- Paperback: 224 pages
- Publisher: Thames and Hudson Ltd (16 Sept. 2013)
- Language: English
- ISBN-10: 0500290954
- ISBN-13: 978-0500290958
- Product Dimensions: 14.8 x 1.9 x 20.4 cm
- Average Customer Review: 4.1 out of 5 stars See all reviews (32 customer reviews)
- Amazon Bestsellers Rank: 47,928 in Books (See Top 100 in Books)
Why It Does Not Have To Be In Focus: Modern Photography Explained Paperback – 16 Sep 2013
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If you're after a pocket primer in contemporary art photography, Why It Does Not Have to Be In Focus offers an incisive starting point. --The Daily Telegraph
It's a great book - inventive, and persuasively argued. --Amateur Photographer
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Top Customer Reviews
Many will have heard the names Henri Cartier-Bresson, Nan Goldin, Cindy Sherman and Gillian Wearing. Others are unfamiliar to me, like Francesca Woodman who tragically committed suicide at the age of 22.
There is a double page spread for each photo, discussing how and why it was taken, with information about the photographer. Some are weird, surreal, and some are surely posturing, pretentious? Waiting for someone to point out the Emperor is not wearing any clothes?
P.53 - a photo of a light bulb! The comment is "this image could be interpreted as an amateur, almost accidental, snapshot of a ceiling." Hm. P 65 another photo which suggests a "family holiday snapshot" but it has paint smeared across it.
But there is exciting, challenging stuff, a bouquet of flowers captured in the moment of exploding, there is restaging of Old Masters and surreal fantasy scenes.
Perhaps Alex Prager, whose enigmatic photo Deborah is on page 147, sums it up: "It's not photography... they should come up with another word for what the young generation of photographers are doing." Andreas Gursky, famous for his oversized photos of supermarkets, agrees. "A fixed definition of the term "photography" has become impossible."
Some familiar names are included such as Andy Warhol, Martin Parr, and Henri Cartier-Bresson but with 100 different contemporary artists there is bound to be some new photographers to discover.
Underexposed, overexposed, cropped subjects, out of focus all the "errors" of photography are presented and discussed in the context of pushing the boundaries of photography.
Many of the photographs are controversial and you are unlikely to like every item in the book, but they are thought provoking which may justify the tag line "Anything can be art".
This book will be of value to anybody studying photography at A-Level or diploma level. It is also of value to any photographer interested in looking beyond the norm in photography.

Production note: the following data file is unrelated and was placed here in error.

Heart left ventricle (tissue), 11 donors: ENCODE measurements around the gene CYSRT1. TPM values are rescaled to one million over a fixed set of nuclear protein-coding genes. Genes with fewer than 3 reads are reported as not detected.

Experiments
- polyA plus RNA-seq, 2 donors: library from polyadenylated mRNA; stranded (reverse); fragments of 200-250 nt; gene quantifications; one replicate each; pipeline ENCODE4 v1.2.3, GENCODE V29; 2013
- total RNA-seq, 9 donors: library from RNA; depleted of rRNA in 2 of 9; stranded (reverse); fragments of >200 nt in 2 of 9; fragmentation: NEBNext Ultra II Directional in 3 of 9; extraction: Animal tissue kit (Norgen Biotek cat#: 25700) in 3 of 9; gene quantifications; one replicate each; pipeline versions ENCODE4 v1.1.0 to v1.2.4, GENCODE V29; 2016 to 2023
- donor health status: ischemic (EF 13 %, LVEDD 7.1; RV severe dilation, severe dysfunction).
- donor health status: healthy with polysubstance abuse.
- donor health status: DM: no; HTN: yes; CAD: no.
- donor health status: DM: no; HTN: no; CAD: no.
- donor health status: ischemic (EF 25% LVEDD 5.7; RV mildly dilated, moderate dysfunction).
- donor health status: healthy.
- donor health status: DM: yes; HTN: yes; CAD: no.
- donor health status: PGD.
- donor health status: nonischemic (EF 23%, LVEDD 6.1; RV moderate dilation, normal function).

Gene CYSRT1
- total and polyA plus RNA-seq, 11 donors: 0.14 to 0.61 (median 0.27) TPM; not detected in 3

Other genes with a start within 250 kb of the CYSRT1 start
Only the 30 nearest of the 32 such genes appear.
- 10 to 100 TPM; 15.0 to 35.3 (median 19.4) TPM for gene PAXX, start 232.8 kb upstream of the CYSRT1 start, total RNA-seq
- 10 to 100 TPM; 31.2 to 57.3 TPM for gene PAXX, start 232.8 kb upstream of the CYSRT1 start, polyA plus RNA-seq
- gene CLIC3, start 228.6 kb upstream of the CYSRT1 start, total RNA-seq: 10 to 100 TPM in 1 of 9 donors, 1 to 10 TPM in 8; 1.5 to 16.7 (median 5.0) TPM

However, the books easy to read format is its major downfall. There is only so much the author can say in a double page spread which includes the photo and other footnotes.
What I find with books like these is they act as an appetite-whetter and I discover new photographers or work I had forgotten about, this acts as a jumping off point and I wander off to look at new work. Handily, the author includes on each page a list of similar photos by the same artist.
Higgins is clearly a writer of some knowledge and her mastery of the vernacular is impressive. She uses what little space she has to offer incisive comment on both image and artist.
As a primer this is very good, however it lacks depth which leaves the reader wanting more.
The best aspect of this book is the range of artists and techniques on show. Sometimes the subject of the photograph is subverted or experimented with (as in the chapter on portraits and narrative); other times technique comes to the fore, for example Michael Wesely's years-long camera exposures, Gerhard Richter's doctoring of snapshots with lush smears of paint, or the many instance of cameraless photography. These are works that can be returned to again and again and they are a good starting point for further reading.
Overall, though, the book feels rather small and cramped. Half the works fall on the fold, meaning it's difficult to appreciate them as a whole, and numerous text boxes on each page jostle confusingly for attention.
Most Recent Customer Reviews
Great if your doing Photography at GCSE or College comes in really handy, and all round amazing book.Published 16 days ago by Amazon Customer
I love this little book, it explains a lot about imagery and makes you look a lot deeper in to the photograph rather than just the surface.Published 3 months ago by alienfunk
I bought this because I felt - as an enthusiast and practitioner within the classical tradition - I needed to make a serious attempt to understand 'contemporary' photography. Read morePublished 3 months ago by I. G. Wright
Really nice overview of a variety of genres and practitioners.
The themed chapters each include an interesting informed chapter title pages, that explain that genre and... Read more
Challenging but lots of intriguing insights. I felt that I would have preferred fewer photographers and more about each picture. Read morePublished 6 months ago by Mr. Gareth Williams
I haven't really had the chance to look at this book, but i find it very limiting. Compared to other photography books i have, this book gives me a very limited read/look at... Read morePublished 7 months ago by P. S. Wood
Great book that provides good value for money and a lot of useful information to enable a good appreciationPublished 7 months ago by Merlin